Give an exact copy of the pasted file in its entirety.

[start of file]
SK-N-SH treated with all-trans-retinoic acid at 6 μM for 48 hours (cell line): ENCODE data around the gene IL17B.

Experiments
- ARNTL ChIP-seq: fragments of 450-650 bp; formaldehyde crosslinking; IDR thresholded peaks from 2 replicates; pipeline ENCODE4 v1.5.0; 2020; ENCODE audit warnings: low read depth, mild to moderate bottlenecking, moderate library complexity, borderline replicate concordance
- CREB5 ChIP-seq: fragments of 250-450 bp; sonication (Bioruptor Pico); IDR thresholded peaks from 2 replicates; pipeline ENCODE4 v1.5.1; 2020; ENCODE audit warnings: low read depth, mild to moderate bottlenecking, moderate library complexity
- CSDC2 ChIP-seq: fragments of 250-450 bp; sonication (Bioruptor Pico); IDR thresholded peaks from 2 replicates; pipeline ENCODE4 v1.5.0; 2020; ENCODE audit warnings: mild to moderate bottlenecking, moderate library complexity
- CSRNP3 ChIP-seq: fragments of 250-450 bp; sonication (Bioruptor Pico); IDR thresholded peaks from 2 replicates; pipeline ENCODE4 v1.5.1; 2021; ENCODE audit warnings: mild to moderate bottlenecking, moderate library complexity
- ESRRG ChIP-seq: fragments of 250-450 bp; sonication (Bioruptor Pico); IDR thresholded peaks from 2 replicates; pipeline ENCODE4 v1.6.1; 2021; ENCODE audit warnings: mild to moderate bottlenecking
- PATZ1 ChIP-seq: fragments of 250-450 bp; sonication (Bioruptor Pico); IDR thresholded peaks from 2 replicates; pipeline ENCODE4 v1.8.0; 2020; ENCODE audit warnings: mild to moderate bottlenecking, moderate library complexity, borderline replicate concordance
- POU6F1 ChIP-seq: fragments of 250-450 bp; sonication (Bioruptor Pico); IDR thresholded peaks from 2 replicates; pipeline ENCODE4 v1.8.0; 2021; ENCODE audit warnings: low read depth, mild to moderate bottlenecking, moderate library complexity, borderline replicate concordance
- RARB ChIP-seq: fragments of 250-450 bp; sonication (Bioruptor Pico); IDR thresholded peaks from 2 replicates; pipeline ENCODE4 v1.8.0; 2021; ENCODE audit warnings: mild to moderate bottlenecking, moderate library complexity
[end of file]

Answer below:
SK-N-SH treated with all-trans-retinoic acid at 6 μM for 48 hours (cell line): ENCODE data around the gene IL17B.

Experiments
- ARNTL ChIP-seq: fragments of 450-650 bp; formaldehyde crosslinking; IDR thresholded peaks from 2 replicates; pipeline ENCODE4 v1.5.0; 2020; ENCODE audit warnings: low read depth, mild to moderate bottlenecking, moderate library complexity, borderline replicate concordance
- CREB5 ChIP-seq: fragments of 250-450 bp; sonication (Bioruptor Pico); IDR thresholded peaks from 2 replicates; pipeline ENCODE4 v1.5.1; 2020; ENCODE audit warnings: low read depth, mild to moderate bottlenecking, moderate library complexity
- CSDC2 ChIP-seq: fragments of 250-450 bp; sonication (Bioruptor Pico); IDR thresholded peaks from 2 replicates; pipeline ENCODE4 v1.5.0; 2020; ENCODE audit warnings: mild to moderate bottlenecking, moderate library complexity
- CSRNP3 ChIP-seq: fragments of 250-450 bp; sonication (Bioruptor Pico); IDR thresholded peaks from 2 replicates; pipeline ENCODE4 v1.5.1; 2021; ENCODE audit warnings: mild to moderate bottlenecking, moderate library complexity
- ESRRG ChIP-seq: fragments of 250-450 bp; sonication (Bioruptor Pico); IDR thresholded peaks from 2 replicates; pipeline ENCODE4 v1.6.1; 2021; ENCODE audit warnings: mild to moderate bottlenecking
- PATZ1 ChIP-seq: fragments of 250-450 bp; sonication (Bioruptor Pico); IDR thresholded peaks from 2 replicates; pipeline ENCODE4 v1.8.0; 2020; ENCODE audit warnings: mild to moderate bottlenecking, moderate library complexity, borderline replicate concordance
- POU6F1 ChIP-seq: fragments of 250-450 bp; sonication (Bioruptor Pico); IDR thresholded peaks from 2 replicates; pipeline ENCODE4 v1.8.0; 2021; ENCODE audit warnings: low read depth, mild to moderate bottlenecking, moderate library complexity, borderline replicate concordance
- RARB ChIP-seq: fragments of 250-450 bp; sonication (Bioruptor Pico); IDR thresholded peaks from 2 replicates; pipeline ENCODE4 v1.8.0; 2021; ENCODE audit warnings: mild to moderate bottlenecking, moderate library complexity